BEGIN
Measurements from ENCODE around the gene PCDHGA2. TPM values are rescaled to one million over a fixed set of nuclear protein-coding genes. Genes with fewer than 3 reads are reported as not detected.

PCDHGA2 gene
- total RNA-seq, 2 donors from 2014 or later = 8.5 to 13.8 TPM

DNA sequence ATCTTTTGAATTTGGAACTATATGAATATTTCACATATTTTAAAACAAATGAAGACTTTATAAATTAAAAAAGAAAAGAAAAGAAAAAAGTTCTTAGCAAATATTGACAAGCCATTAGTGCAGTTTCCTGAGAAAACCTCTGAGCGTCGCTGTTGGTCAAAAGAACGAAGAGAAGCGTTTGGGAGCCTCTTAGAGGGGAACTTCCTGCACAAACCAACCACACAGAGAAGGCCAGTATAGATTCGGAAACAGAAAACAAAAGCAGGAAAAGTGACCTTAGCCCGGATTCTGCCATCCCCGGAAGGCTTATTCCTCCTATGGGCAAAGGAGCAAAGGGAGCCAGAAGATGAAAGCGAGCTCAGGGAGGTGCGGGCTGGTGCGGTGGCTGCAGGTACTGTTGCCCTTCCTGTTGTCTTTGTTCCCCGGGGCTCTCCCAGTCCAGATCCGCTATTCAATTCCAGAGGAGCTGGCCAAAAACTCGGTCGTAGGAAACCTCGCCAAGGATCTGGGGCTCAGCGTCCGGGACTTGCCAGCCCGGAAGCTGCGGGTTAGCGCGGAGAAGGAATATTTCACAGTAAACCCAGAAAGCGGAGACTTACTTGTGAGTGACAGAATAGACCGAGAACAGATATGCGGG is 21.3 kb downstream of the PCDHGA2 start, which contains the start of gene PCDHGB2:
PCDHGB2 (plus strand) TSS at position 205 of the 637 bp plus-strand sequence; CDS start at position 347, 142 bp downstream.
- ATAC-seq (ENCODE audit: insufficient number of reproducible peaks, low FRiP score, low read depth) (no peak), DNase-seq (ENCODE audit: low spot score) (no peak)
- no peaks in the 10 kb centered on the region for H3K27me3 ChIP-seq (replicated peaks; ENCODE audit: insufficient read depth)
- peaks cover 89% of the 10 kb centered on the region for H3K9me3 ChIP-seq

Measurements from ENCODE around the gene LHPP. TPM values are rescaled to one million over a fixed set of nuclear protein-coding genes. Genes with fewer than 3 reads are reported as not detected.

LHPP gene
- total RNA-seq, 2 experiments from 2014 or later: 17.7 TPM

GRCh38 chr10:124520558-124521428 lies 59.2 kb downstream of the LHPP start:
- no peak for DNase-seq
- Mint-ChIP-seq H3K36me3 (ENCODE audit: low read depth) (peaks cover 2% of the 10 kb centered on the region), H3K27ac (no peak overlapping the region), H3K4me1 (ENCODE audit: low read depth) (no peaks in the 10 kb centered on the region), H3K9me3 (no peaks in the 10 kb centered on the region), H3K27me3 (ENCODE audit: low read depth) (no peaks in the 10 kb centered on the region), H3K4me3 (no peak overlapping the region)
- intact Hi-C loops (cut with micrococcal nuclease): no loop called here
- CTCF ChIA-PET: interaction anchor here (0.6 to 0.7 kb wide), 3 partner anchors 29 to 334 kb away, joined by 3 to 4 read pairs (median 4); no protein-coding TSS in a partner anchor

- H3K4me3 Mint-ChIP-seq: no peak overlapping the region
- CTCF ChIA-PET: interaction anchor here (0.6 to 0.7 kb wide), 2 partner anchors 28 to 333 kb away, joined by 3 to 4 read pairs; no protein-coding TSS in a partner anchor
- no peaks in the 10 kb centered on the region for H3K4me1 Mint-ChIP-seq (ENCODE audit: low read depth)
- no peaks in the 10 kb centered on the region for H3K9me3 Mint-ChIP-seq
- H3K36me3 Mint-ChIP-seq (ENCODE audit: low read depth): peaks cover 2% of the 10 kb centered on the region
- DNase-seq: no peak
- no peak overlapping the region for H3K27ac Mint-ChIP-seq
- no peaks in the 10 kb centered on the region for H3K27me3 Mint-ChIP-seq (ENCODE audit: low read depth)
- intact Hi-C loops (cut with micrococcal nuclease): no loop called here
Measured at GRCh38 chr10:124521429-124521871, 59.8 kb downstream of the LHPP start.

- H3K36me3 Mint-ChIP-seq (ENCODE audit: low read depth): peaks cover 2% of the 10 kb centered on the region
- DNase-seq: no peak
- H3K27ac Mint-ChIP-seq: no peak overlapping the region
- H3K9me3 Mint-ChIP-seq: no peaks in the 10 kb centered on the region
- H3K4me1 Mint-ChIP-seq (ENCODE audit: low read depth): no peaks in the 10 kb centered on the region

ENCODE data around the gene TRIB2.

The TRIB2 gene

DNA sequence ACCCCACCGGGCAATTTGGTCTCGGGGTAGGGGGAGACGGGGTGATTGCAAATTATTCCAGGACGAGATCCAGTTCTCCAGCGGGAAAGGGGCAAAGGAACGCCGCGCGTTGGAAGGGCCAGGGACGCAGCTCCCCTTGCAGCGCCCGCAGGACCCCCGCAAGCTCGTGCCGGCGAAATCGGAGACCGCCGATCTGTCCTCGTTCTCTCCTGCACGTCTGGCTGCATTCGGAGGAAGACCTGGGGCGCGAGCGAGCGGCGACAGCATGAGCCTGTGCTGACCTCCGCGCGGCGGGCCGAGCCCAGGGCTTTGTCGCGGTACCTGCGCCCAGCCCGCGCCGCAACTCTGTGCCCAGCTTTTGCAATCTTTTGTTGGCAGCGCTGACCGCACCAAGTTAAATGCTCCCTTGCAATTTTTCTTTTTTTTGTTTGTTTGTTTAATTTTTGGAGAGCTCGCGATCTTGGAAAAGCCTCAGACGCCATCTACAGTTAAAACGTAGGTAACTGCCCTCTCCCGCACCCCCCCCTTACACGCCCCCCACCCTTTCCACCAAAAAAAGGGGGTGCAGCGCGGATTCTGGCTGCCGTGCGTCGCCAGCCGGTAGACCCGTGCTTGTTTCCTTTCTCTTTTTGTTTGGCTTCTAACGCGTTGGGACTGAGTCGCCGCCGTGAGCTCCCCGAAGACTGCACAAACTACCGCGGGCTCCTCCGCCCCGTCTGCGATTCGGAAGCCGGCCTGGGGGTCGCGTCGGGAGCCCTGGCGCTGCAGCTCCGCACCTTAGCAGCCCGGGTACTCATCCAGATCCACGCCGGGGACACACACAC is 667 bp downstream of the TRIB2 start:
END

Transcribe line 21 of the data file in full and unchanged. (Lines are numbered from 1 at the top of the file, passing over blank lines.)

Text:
- H3K36me3 Mint-ChIP-seq (ENCODE audit: low read depth): peaks cover 2% of the 10 kb centered on the region